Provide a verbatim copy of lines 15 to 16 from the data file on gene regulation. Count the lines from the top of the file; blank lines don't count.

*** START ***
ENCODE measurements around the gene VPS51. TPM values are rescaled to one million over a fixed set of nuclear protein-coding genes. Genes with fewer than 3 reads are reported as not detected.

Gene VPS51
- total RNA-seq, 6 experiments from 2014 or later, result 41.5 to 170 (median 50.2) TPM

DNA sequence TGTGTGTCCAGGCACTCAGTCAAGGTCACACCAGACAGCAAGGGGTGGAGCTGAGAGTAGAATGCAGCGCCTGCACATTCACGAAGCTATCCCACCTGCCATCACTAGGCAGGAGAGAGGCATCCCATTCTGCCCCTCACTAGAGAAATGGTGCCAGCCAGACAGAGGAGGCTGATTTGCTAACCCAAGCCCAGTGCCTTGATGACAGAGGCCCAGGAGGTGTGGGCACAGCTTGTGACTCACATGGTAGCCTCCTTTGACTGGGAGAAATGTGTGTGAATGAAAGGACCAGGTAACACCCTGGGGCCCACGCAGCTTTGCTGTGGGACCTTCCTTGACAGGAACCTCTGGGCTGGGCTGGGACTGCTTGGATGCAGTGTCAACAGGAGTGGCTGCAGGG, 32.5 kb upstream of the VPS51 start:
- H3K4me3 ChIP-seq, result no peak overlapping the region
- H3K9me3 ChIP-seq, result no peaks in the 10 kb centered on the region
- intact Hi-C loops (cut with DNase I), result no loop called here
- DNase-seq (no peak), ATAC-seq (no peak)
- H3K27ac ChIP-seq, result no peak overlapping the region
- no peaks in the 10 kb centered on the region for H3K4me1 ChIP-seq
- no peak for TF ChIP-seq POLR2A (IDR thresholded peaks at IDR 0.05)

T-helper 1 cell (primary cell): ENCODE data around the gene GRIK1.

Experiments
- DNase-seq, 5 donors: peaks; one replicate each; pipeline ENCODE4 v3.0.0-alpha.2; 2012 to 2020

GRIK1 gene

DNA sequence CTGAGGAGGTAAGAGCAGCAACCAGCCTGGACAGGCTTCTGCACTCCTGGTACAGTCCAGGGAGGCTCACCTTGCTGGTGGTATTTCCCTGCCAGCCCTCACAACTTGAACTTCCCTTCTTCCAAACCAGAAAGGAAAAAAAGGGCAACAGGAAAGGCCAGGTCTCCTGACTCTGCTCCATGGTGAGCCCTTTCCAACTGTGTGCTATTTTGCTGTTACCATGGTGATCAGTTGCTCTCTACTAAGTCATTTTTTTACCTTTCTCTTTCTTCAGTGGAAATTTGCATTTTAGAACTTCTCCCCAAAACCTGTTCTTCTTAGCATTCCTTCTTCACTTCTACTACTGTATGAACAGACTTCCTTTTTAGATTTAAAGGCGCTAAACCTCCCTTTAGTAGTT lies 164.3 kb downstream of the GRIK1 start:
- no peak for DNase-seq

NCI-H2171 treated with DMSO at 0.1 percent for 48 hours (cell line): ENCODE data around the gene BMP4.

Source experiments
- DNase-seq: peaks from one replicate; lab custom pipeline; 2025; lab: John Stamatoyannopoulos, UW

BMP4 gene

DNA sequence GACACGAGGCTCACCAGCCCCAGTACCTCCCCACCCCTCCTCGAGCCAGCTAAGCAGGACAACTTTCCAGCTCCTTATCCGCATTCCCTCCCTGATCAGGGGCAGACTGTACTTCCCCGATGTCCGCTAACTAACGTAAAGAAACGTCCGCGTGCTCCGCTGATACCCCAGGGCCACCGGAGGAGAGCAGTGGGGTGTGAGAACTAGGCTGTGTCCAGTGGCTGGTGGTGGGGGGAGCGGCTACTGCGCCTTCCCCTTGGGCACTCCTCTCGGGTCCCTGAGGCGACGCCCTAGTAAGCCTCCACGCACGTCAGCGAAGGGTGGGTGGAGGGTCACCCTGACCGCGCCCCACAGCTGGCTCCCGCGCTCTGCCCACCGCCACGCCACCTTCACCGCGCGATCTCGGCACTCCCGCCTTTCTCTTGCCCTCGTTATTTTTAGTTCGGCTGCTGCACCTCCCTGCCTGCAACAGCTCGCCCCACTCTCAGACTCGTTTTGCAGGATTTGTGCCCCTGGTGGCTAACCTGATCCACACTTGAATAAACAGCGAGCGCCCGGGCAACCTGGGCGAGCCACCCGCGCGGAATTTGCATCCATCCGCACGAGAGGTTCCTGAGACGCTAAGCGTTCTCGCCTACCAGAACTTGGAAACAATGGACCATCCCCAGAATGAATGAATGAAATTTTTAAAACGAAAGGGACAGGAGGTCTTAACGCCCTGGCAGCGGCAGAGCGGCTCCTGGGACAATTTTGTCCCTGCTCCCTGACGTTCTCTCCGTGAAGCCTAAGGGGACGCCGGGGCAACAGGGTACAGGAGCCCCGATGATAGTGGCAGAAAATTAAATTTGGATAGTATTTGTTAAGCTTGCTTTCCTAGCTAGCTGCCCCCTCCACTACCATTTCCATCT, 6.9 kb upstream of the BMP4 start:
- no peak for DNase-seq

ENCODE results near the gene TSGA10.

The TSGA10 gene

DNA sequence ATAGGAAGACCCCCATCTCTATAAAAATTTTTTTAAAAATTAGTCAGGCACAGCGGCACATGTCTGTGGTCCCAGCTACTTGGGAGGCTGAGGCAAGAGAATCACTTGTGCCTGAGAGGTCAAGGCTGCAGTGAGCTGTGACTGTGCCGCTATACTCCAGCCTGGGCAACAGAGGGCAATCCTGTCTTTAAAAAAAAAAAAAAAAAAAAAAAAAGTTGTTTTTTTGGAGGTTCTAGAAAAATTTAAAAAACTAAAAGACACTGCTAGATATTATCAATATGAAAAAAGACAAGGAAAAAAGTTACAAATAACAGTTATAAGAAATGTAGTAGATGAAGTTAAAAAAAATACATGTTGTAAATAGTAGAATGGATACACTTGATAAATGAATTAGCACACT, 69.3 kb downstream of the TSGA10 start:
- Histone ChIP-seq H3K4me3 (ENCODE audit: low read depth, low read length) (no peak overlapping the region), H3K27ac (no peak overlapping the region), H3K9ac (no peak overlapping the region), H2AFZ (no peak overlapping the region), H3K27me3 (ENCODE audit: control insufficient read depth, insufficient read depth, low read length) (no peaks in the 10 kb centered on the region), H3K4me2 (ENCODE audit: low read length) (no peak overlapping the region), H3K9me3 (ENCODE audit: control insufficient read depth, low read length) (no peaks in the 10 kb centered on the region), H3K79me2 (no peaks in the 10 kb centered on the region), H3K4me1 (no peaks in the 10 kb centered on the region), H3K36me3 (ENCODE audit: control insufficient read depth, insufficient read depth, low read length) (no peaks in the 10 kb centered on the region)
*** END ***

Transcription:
GRIK1 gene

DNA sequence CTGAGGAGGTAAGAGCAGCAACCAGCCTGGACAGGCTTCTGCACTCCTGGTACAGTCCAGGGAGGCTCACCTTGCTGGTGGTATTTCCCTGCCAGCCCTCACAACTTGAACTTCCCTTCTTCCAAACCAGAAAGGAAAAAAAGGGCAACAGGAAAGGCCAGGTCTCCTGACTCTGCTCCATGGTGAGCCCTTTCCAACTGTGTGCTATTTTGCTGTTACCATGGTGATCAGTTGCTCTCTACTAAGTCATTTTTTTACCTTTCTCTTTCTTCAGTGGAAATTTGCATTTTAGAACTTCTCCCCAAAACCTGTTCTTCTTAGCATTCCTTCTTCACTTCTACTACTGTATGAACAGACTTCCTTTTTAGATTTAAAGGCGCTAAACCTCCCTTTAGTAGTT lies 164.3 kb downstream of the GRIK1 start: